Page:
Neil Greco

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Men are More Socially Isolated than Women.

As a man, a father of 4 boys I have many roles. None of them place a high importance on social interactions, especially with other men. If I provide for my family, etc. I am "ok." No one worries if I don't get out enough with the boys. However, in the case of my wife, it's quite different. She had always been a part of "Mothers of Preschoolers." She has Women's groups available. Groups that often include social gatherings, fellowship and just time to unwind and de-compress with other mothers/women. There is a significant lack of social resources for men. Places we can go to meet and talk with other fathers and men in general. Our church has one. However, it's an am coffee chat that is reminiscant of the 1950s model where emotion and angst and joy are pretty much forbidden.

My question is? Do you think men are more socially isolated and does that impact our overall health and happiness? If so, what is a solution? If not, where are the opportunities for men to find social gatheriings... besides pool halls or a softball field?

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    Jun 23 2011: Thanks for your comments. Really my research was two-fold... Firstly, as a father of a 15, 13, 9 and 6 six year old boy, I have seen my wife engage in wonderful groups were you are correct in that they are more social, more vulnerable and very supportive of one another in and out of the groups. I did look for a Men's group and only found one, which it turned out I knew the founder, but he had since developed some type of neurological disorder that he had to pass it on. He's a neat, caring guy. I contacted the group and it's charter was for at home fathers, only. I hear you on historical men's groups or associations. However, I don't think the average Joe has an affiliation with such groups.

    I have worked with teens and families for several years. I had the opportunity to get to know a lot of fathers of whom seemed socially isolated, depressed, angry etc.. Without a flinch when I mentioned the 'what if' men had groups similar to the (seemingly many) ones that exist for men, they would see that as supportive. I have had talks with parents of my children over the last several years and unless the father was highly involved with boy scouts, or an adult sport league, they too work, go home, go back to work, etc.. This doesn't mean all the women and mother's I've met or worked with were socially involved in groups. However, as you alluded to, men really don't seem to have the social networks women do.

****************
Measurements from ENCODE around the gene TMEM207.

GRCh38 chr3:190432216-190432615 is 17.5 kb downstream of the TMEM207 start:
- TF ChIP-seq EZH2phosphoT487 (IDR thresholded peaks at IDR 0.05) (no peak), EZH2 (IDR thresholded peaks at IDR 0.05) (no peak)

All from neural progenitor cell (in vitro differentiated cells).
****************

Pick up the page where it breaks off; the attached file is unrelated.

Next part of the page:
I did for a few months start a Men's Blog.. But really delving into that didn't seem feasable. It would be nice if community or political leaders found this as an important cause... I think less men would hesitate to become more open and socially connected if men whom they could extol as beyond any definition of weakness (by a man's standards of success, etc..) showed the way. I think it might take that to pull men out of the shadows, so to speak.

    Again, thanks for the great response.. :)

    Neil
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    Jun 23 2011: I am not sure that men are more socially isolated, for if you look at history, most clubs/associations were started by men ie Knights of Columbus, Moose, etc. But, I think they may have needed a social outlet due to the fact that they are not social by nature compared to women and these organizations did not only this but also often had an "agenda" of sorts as well. However, again looking at just the social issue, look at how you are with your friends compared to women. You can sit and watch a game and say not a word to each other for long stretches of time, but women, for the most part, have a harder time keeping quiet, for females talk more than males...and as a teacher, I can attest to it. But getting back to male clubs, I have read that membership is declining across the board as men are just not joining them. But why??? No one can put an exact finger on it, but many claim it is due to the stress of everyday life, as well as when the man is home, he doesn't want to leave his castle; but besides this, some claim that many are now either connecting anonymously on the net like you and your coffee chat or they are too busy doing inappropriate things on the net which isnegatively affecting their lives. I wish I could find the link, but the story was fairly recent,